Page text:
Wisdom of Nym: Benchmarks, better graphics, and bountiful schedules for Final Fantasy XIV

Your manager says you should shut up.

What kind of deal does Final Fantasy XIV have with the Yo-Kai Watch people? For some reason this event keeps not just re-running but actively expanding each time, despite the fact that the franchise is just plain not popular. The fourth game never even got localized here, and the brief moment of success that the game had in Japan has basically exhausted itself. But you have to make some sort of deal to keep having the event show up, so what the heck does that deal look like?

That’s not really all that relevant, I know, but it’s something that springs to mind in the wake of this past weekend’s FFXIV live letter, which revealed… well, frankly, not all that much. Enough to talk about, but in all honesty the biggest reveal was just the benchmark, which we knew was coming as soon as the trailer started playing. But I’m actually going to talk about that last; first, I want to talk about the bulk of what we actually got during the live letter.

I have groused – if not publicly, at least privately – about how much time during the various fan festival presentations has been devoted to the graphical updates coming to the game with Dawntrail, but I actually think live letters are the perfect place for this kind of information. It’s good to show off, and it’s important to see, but a lot of what you’re being shown is just… visual information. You don’t need to fill in a bunch of space with talking about “so the plants are moving when you move through them” and then translating the Japanese to English. It’s enough to just see the changes.

What we’re actually seeing, of course, just plain looks good. FFXIV looks good in general, I think, especially for a game that is a decade old now, but this sort of rolling update really keeps the graphics fresh in a nice fashion. It also helps that Square-Enix seems to invest more in coaxing alchemy out of graphics these days than it invests in getting its presidents to just say stupid crap when each new year roles around, so that budget must be massive. But these are notable improvements, and they make the game look better.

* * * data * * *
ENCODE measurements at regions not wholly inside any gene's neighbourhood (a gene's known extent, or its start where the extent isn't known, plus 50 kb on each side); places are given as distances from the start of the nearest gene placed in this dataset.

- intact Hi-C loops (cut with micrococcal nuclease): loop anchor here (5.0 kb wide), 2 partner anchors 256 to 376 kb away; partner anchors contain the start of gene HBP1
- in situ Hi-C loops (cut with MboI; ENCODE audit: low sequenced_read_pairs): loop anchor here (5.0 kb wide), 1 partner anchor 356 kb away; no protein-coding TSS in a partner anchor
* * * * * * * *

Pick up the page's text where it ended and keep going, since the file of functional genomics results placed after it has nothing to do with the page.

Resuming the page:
The increased graphical options are also nice, and quite honestly, I’m happy to have a benchmark that actually feels like a benchmark again. I saved up money and bought myself a very nice new PC for Shadowbringers, but even then that was more of a luxury than anything. I have not felt as if I needed to upgrade since maybe Stormblood at latest. That’s not to say I think upgrades are in order, just that it’s nice to feel like the Benchmark isn’t just a Play With New Character Creation For A Day tool.

Also, those new blacklist features? Perfect. The only critique I have is that it should apply to existing blacklists instead of those being not converted, but still, no notes. It’s clear that Yoshida and the team continue to take the issue of toxicity seriously, and yes, having more tools for keeping people and even terms out of your play space is a step in addressing those problems before they occur. They’re good changes.

It’s also nice to see what the schedule is looking like for the next couple of months, but there is one major question mark that occurs to me with the schedule. We know that the next live letter on May 16th will be focused on the job updates with the expansion, and that the media tour concludes after that. Obviously, my question would be how the two are meant to play together. Traditionally, the media tour embargo is timed so that those of us in the media can coordinate and figure out all of the new abilities; I suspect that in response to leaks, the team think it’s smart to just get out ahead of this.